Distinguished Lecture Series


"CALM Consistency: Disorderly Programming in Bloom"

Joseph M. Hellerstein, UC Berkeley

Thursday, May 5, 2011 at 4:00 P.M.

Room 368 (CIT 3rd floor)

The rise of cloud computing and multicore processors is putting enormous pressure on the software community to find solutions to the difficulty of distributed and parallel programming. The main challenges arise from the mismatch between the orderly abstractions of Von Neumann models of computation, and the disorderly realities of distributed and parallel computing platforms. Coordination protocols and transactions are traditional answers to these challenges, but are often rejected by programmers today as an undesirable tradeoff between consistency, latency and availability. However, in the absence of such methods, there are few general principles or tools to help programmers design and verify the correctness of their applications.

I address this situation on two fronts. I begin with the CALM theorem, which formally links Consistency And Logical Monotonicity of distributed programs. This provides a principled foundation for design maxims passed down among experienced distributed systems developers. I then introduce Bloom, a "disorderly" language for distributed computing that encourages order-insensitive, easily-parallelized programming. Using the CALM theorem as a basis, we have developed conservative tests to identify "points of order" in Bloom programs: code locations where coordination logic should be injected to ensure consistency. Once identified, automatic code synthesis can insert coordination logic at points of order; alternatively, it can provide a scaffold for background testing and compensation of potentially inconsistent disorderly code. I illustrate these ideas via Bloom implementations of two canonical case studies in distributed systems: a simple key-value store and a distributed shopping cart service.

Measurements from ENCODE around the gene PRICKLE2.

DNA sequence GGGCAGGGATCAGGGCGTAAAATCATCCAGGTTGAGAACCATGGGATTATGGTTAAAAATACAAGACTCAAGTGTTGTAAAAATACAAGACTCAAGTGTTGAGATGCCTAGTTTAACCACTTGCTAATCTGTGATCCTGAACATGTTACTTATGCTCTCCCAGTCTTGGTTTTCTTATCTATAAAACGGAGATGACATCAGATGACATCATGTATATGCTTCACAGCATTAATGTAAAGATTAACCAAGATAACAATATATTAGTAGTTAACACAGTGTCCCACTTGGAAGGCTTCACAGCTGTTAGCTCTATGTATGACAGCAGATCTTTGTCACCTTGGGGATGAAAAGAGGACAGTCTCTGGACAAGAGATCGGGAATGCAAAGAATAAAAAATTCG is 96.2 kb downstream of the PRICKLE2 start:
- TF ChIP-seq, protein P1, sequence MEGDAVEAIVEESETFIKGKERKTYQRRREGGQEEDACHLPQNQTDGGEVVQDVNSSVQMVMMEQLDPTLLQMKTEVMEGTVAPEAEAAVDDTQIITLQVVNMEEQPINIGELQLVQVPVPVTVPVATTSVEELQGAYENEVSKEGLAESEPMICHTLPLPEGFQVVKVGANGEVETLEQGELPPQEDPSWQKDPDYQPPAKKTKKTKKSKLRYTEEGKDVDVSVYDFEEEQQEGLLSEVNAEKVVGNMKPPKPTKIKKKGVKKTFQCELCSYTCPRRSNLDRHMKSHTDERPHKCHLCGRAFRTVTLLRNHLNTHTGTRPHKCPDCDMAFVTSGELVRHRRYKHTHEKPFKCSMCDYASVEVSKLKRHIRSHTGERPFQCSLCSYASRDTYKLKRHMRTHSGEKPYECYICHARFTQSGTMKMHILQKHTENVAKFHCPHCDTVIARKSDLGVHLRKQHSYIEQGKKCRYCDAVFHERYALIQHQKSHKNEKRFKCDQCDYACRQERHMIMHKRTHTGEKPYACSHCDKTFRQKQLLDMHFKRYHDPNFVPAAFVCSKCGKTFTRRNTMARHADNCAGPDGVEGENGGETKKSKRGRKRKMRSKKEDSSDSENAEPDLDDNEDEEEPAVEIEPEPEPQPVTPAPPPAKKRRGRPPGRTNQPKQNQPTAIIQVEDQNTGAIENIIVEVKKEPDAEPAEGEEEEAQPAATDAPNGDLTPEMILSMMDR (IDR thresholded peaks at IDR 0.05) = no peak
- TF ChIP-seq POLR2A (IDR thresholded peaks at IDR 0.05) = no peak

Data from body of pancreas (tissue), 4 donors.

Joint work with Peter Alvaro, Neil Conway, and William Marczak. http://bloom.cs.berkeley.edu

Joseph M. Hellerstein is a Professor of Computer Science at the University of California, Berkeley, whose work focuses on data-centric systems and the way they drive computing. He is an ACM Fellow, an Alfred P. Sloan Research Fellow and the recipient of two ACM-SIGMOD "Test of Time" awards for his research. In 2010, Fortune Magazine included him in their list of 50 smartest people in technology , and MIT's Technology Review magazine included his work on Distributed Programming on their 2010 TR10 list of the 10 technologies "most likely to change our world". Key ideas from his research have been incorporated into commercial and open-source software from IBM, Oracle, and PostgreSQL. He is a past director of Intel Research Berkeley, and currently serves on the technical advisory boards of a number of computing and Internet companies.

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